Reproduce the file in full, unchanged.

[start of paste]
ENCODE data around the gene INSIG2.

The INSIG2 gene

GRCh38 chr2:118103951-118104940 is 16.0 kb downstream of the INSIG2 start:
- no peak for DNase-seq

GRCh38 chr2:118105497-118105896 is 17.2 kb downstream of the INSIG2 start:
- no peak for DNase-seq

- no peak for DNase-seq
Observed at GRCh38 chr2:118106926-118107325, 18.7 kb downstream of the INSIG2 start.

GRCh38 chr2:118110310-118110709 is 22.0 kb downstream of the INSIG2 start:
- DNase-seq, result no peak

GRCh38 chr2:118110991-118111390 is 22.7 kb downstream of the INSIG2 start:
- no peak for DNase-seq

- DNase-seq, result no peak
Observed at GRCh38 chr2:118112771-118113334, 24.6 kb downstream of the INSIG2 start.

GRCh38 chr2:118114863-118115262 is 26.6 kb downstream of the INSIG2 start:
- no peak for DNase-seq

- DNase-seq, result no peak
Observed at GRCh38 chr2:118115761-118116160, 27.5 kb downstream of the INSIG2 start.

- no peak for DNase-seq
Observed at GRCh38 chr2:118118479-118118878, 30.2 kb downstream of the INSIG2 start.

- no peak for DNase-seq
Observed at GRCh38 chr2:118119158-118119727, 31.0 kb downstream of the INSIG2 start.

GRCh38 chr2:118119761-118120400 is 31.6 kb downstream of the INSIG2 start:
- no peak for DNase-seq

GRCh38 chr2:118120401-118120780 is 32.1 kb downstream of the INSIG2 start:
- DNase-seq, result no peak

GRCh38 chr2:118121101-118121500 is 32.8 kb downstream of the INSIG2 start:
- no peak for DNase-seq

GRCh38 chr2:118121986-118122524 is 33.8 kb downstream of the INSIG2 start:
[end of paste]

ENCODE data around the gene INSIG2.

The INSIG2 gene

GRCh38 chr2:118103951-118104940 is 16.0 kb downstream of the INSIG2 start:
- no peak for DNase-seq

GRCh38 chr2:118105497-118105896 is 17.2 kb downstream of the INSIG2 start:
- no peak for DNase-seq

- no peak for DNase-seq
Observed at GRCh38 chr2:118106926-118107325, 18.7 kb downstream of the INSIG2 start.

GRCh38 chr2:118110310-118110709 is 22.0 kb downstream of the INSIG2 start:
- DNase-seq, result no peak

GRCh38 chr2:118110991-118111390 is 22.7 kb downstream of the INSIG2 start:
- no peak for DNase-seq

- DNase-seq, result no peak
Observed at GRCh38 chr2:118112771-118113334, 24.6 kb downstream of the INSIG2 start.

GRCh38 chr2:118114863-118115262 is 26.6 kb downstream of the INSIG2 start:
- no peak for DNase-seq

- DNase-seq, result no peak
Observed at GRCh38 chr2:118115761-118116160, 27.5 kb downstream of the INSIG2 start.

- no peak for DNase-seq
Observed at GRCh38 chr2:118118479-118118878, 30.2 kb downstream of the INSIG2 start.

- no peak for DNase-seq
Observed at GRCh38 chr2:118119158-118119727, 31.0 kb downstream of the INSIG2 start.

GRCh38 chr2:118119761-118120400 is 31.6 kb downstream of the INSIG2 start:
- no peak for DNase-seq

GRCh38 chr2:118120401-118120780 is 32.1 kb downstream of the INSIG2 start:
- DNase-seq, result no peak

GRCh38 chr2:118121101-118121500 is 32.8 kb downstream of the INSIG2 start:
- no peak for DNase-seq

GRCh38 chr2:118121986-118122524 is 33.8 kb downstream of the INSIG2 start: